Certified nurse aides care for patients who are sick, injured, convalescing or disabled. Although they provide basic services, they must complete training and pass a certifying exam to do the job. Each state has varying requirements for the career but all require CNAs to submit fingerprints to its regulating agency. This ensures that the professionals operate within the law for the patient’s best interests. The regulating agency in most states is the department of health or the board of nursing.
CNAs in each state must submit a complete set of fingerprints before they can take the certifying exam or get a license to work. The health department or board of nursing conducts a criminal background check with the fingerprints to ensure that the applicant has not committed crimes that could put the patients in danger. If the results show arrests or convictions, the board might ask for more information from the applicant before it makes a decision. It may approve or deny the application for a license based on the nature of the arrest or conviction and state regulations.
The fingerprinting requirement is for all nurse aides. New CNAs applying to take the certification exam must submit a fingerprint card with their application; and individuals renewing their certificates, or returning to their careers after some time, must submit a new set of fingerprints. The regulation also applies to nurse aides from other states; they must submit their fingerprints with an application for a certificate by endorsement or reciprocity.
Fingerprinting Service Providers
You can have your fingerprints taken at a local police department, sheriff’s office or private agency. The process can be manual or electronic, depending on the provider. If your state requires manual printing, your application packet will include a fingerprint card that you must take to the fingerprinting service provider. Some state agencies allow candidates to use the service provider's card. Some states require electronic fingerprinting. The process is faster because providers can send the images to the FBI instantly. Fingerprinting fees vary by provider.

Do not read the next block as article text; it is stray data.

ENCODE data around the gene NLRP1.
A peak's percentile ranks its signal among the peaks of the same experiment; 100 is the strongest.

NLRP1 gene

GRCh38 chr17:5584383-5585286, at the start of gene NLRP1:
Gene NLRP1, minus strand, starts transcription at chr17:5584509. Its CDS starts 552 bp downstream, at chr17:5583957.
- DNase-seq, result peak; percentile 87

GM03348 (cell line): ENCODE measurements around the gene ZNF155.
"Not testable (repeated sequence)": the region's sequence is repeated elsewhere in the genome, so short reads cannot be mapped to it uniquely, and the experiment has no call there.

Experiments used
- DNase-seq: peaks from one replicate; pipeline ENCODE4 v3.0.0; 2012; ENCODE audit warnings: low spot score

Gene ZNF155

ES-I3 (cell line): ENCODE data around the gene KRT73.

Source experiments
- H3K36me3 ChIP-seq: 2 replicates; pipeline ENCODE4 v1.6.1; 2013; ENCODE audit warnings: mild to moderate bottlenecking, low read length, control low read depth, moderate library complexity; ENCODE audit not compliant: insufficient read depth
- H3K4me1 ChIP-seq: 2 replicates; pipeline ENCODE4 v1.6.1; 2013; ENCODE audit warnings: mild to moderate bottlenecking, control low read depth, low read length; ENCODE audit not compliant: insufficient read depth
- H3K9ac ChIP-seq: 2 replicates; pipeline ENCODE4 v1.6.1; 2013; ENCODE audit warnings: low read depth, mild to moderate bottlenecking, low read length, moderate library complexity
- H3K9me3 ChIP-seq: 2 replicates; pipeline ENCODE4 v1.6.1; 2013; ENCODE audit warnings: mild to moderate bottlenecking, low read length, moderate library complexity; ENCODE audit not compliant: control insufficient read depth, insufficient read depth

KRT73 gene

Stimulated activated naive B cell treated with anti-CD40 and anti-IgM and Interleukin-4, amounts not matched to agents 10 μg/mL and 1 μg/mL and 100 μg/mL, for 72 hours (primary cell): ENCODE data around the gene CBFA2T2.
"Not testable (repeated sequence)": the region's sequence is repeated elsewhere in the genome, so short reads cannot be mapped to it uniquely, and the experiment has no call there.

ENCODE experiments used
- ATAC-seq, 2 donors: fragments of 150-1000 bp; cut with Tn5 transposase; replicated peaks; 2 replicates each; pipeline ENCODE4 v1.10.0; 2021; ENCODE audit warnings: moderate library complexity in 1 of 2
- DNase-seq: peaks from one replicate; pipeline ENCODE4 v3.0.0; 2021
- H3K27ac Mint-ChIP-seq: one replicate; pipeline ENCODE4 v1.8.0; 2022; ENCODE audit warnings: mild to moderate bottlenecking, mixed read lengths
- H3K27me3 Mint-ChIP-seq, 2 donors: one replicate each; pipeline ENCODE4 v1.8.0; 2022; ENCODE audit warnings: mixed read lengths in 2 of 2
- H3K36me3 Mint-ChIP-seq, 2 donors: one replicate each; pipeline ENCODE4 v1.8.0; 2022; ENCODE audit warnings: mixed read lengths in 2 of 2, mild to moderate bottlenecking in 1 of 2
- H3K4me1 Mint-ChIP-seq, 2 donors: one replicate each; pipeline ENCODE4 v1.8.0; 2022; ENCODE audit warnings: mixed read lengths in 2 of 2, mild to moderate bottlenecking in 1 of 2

Some fingerprinting service providers require an appointment. You’ll have to show government-issued photo identification, such as a driver’s license or state ID card. Some providers also ask for your Social Security number. The process typically takes less than a half hour. The technician must carefully capture an image of each fingerprint electronically or on a card. At the end, the provider sends the digital images to the FBI or seals the fingerprint card in an envelope addressed to the FBI. You can expect a decision from the board after it receives the results of the background check. The processing time varies.
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